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Thursday, April 7, 2022

Apply for the John T. Saywell Prize for best recent book on the history of the Canadian Constitution or Canadian federalism!

John T. Saywell Prize for Canadian Constitutional Legal History The Osgoode Society for Canadian Legal History administers the Saywell Prize. The Prize was established by the generosity of the family and friends of the late Professor John T. (Jack) Saywell, to recognise the outstanding contribution to Canadian political and legal history of Professor Saywell. Among his other work Professor Saywell was the author of The Law Makers: Judicial Power and The Shaping of Canadian Federalism, published by the Osgoode Society in 2002. The Saywell Prize is given bi-annually to the best new book in Canadian legal history, broadly defined, that makes an important contribution to an understanding of the constitution and/or federalism. In exceptional circumstances, the jury could also consider a seminal article or series of articles, some of the latter not written in the two-year period, to satisfy the objectives of the award. The Saywell Prize may be awarded in 2022, for a book published in 2020 or 2021. The deadline for nominations is May 15, 2022. Please email nominations to

Apply for the Peter Oliver Prize for best published student work in Canadian Legal History!

Peter Oliver Prize in Canadian Legal History The Peter Oliver Prize in Canadian Legal History was established by the Society in 2006 in honour of Professor Peter Oliver, the Society's founding editor-in-chief. The prize is awarded annually for published work (journal article, book chapter, book) in Canadian legal history written by a student. Students in any discipline at any stage of their careers are eligible. The Society takes a broad view of legal history, one that includes work in socio-legal history, legal culture, etc., as well as work on the history of legal institutions, legal personnel, and substantive law. Students may self-nominate their published work, and faculty members are also encouraged to nominate student work of which they are aware. Those nominating their own work should send a copy of it to the Society. The deadline for nominations for the 2022 Prize, to be awarded for work published in 2021, is May 31, 2022. Please send nominations to Amanda Campbell, Osgoode Society for Canadian Legal History, Osgoode Hall, 130 Queen Street West, Toronto, M5H 2N6, or to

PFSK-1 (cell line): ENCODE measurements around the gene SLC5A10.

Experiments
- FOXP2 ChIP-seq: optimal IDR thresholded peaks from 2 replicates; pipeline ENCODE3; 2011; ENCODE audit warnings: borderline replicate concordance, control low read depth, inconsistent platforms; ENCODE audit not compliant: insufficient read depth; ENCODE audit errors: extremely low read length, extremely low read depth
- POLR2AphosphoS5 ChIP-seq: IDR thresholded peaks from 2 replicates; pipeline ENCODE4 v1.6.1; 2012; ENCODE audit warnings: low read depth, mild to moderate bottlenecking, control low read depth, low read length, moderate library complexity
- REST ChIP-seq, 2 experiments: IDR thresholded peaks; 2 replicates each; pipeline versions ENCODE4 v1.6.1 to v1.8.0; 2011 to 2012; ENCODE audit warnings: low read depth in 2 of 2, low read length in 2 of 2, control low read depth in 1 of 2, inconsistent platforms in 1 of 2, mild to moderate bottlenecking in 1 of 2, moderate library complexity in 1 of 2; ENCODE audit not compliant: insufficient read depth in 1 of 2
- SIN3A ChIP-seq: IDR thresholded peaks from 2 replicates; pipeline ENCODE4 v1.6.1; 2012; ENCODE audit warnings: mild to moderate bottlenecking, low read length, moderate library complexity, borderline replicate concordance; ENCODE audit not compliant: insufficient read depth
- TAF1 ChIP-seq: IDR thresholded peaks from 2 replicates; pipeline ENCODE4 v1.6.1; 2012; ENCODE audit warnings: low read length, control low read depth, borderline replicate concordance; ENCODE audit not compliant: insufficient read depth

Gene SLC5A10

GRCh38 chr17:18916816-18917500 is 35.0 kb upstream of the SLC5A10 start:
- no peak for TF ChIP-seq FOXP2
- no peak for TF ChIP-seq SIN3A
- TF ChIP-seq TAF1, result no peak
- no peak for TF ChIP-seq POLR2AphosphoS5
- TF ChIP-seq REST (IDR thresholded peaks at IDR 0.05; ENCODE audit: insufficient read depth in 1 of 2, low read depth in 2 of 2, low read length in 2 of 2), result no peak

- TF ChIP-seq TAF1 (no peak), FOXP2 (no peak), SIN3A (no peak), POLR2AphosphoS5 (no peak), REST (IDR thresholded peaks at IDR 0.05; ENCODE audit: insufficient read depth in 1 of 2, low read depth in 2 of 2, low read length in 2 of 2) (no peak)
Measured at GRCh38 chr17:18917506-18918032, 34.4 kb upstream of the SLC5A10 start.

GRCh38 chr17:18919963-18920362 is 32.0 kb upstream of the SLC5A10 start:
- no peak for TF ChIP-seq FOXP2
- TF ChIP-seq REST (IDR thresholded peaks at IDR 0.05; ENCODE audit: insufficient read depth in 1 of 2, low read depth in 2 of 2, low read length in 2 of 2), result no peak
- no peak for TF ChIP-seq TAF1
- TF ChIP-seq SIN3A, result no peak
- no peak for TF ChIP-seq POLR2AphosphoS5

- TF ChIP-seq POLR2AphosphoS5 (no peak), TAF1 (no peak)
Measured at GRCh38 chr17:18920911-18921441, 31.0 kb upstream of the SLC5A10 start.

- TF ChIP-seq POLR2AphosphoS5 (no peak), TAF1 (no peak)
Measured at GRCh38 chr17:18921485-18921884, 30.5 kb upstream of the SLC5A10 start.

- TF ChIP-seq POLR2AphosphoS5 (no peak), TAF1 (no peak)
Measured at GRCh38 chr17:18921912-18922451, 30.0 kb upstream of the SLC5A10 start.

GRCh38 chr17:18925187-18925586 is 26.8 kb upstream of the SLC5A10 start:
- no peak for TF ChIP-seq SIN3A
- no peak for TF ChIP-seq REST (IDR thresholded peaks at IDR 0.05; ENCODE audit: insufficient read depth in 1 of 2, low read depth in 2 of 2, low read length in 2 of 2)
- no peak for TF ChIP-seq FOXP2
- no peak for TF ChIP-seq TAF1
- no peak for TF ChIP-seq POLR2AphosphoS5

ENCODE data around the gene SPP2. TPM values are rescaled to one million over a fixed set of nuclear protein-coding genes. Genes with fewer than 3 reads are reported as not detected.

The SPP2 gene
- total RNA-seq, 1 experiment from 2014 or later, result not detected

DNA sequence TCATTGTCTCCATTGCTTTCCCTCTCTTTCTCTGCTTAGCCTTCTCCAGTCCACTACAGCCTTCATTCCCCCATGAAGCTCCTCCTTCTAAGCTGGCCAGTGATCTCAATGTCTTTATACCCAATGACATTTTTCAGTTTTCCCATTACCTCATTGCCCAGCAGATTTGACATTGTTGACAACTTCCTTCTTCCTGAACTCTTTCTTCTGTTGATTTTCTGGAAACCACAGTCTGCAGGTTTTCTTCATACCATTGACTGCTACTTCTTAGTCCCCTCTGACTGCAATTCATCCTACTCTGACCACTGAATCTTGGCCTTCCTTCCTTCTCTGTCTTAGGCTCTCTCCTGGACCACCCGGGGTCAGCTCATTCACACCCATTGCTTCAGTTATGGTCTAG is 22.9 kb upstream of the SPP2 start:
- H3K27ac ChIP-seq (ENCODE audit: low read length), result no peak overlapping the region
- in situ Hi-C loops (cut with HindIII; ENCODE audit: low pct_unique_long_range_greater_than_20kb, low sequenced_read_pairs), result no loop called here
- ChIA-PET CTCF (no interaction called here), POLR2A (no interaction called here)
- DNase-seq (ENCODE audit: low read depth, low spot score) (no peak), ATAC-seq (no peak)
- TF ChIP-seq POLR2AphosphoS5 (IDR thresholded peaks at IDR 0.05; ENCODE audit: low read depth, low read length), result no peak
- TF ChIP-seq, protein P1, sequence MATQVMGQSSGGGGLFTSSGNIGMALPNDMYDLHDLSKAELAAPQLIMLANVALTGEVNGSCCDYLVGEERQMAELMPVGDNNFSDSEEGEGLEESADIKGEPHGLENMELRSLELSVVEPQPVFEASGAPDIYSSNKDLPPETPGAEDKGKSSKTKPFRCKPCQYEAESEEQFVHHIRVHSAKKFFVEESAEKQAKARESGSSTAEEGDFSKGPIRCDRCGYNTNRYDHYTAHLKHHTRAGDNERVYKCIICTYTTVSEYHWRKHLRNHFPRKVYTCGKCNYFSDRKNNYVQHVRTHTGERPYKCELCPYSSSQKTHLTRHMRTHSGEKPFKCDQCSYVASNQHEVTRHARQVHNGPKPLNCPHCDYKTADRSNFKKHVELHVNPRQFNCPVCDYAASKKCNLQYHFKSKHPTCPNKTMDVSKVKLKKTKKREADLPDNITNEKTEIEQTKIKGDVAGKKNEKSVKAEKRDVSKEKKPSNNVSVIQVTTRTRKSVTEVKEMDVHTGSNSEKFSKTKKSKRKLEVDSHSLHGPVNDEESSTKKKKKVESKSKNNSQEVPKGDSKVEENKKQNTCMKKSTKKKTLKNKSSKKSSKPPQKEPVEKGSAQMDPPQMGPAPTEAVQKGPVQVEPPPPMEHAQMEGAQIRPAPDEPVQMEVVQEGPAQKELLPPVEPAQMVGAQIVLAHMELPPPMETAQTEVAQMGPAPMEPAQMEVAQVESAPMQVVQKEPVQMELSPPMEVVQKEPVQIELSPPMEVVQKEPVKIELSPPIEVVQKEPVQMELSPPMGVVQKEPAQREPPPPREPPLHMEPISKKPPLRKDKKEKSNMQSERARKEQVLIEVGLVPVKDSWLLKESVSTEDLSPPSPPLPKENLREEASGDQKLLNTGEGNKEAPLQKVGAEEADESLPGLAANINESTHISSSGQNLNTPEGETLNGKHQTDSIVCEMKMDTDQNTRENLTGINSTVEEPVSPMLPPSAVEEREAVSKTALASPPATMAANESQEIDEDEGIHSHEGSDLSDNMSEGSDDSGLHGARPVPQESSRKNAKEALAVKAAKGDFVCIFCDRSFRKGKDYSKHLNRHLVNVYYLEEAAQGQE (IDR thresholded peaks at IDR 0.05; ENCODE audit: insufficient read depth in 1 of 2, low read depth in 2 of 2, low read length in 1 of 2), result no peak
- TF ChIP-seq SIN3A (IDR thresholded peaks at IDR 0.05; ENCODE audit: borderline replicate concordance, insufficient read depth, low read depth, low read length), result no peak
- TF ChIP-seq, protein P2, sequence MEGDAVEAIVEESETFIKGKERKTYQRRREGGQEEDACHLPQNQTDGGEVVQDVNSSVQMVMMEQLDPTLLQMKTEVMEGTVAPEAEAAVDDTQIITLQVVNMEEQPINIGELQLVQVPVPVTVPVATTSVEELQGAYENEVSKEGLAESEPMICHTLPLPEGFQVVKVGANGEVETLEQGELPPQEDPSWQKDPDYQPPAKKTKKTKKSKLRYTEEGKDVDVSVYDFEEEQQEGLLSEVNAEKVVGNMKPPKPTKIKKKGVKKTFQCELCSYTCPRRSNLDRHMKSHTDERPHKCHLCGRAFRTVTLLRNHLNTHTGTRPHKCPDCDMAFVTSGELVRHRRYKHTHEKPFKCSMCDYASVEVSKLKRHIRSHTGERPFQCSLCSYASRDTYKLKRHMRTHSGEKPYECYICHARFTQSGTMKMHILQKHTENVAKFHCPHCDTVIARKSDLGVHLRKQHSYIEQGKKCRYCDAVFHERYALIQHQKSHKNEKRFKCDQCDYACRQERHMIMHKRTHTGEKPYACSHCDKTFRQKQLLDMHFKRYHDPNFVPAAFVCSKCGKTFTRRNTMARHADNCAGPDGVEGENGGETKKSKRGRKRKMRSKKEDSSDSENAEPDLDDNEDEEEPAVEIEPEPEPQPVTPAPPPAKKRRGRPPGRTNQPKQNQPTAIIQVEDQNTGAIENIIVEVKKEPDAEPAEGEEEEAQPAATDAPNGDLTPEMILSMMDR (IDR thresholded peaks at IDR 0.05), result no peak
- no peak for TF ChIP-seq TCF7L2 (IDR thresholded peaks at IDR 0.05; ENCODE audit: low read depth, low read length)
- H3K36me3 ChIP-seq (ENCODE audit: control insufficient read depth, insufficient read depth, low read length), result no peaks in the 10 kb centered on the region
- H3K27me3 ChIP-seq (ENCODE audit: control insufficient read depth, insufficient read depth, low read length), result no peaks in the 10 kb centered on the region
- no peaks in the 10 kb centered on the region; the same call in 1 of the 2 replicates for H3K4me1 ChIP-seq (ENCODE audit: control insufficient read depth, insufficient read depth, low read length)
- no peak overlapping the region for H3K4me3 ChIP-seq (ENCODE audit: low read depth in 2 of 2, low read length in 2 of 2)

Apply for the McMurtry Fellowship in Canadian Legal History


The R. Roy McMurtry Fellowship in Canadian Legal History was created on the occasion of the retirement as Chief Justice of Ontario of the Hon. R. Roy McMurtry.  It honours the contribution to Canadian legal history of Roy McMurtry, Attorney-General and Chief Justice of Ontario, founder of the Osgoode Society for Canadian Legal History and for many years the Society’s President. The fellowship was established by Chief Justice McMurtry’s friends and colleagues, and endowed by private donations and the Law Foundation of Ontario.
The fellowship is to support graduate (preferably doctoral) students or those with a recently completed doctorate, to conduct research in Canadian legal history, for one year. Scholars working on any topic in the field of Canadian legal history are eligible. Applicants should be in a graduate programme at an Ontario University or, if they have a completed doctorate, be affiliated with an Ontario University.  The fellowship may be held concurrently with other awards for graduate study. Eligibility is not limited to history and law programmes; persons in cognate disciplines such as criminology or political science may apply, provided the subject of the research they will conduct as a McMurtry fellow is Canadian legal history. The selection committee may take financial need into consideration. 
The fellowship will be awarded in June 2022, and will have a value of $17,000.  Applications will be assessed by a committee appointed by the Osgoode Society for Canadian Legal History and consisting of Society Directors and academics. Those interested should apply by sending:
A full curriculum vitae.
A statement of the research, not exceeding 1,000 words, that they would conduct as a McMurtry fellow. The statement should clearly convey the nature of the project, the research to be carried out, and the relationship, if any, between the project and previous work done by the applicant. The names and email addresses of two academic referees should be included. Please do not ask your referees to write; the Society will contact them if necessary.
For persons not currently connected with an Ontario University, an indication of how and when they intend to obtain such a connection.
Please send applications to Amanda Campbell, Osgoode Society for Canadian Legal History, Osgoode Hall, 130 Queen Street West, Toronto, M5H 2N6, or by email to The deadline for applications is May 31, 2022.

To see a list of past winners, and to learn more about the fellowship and the work of the Osgoode Society, please visit our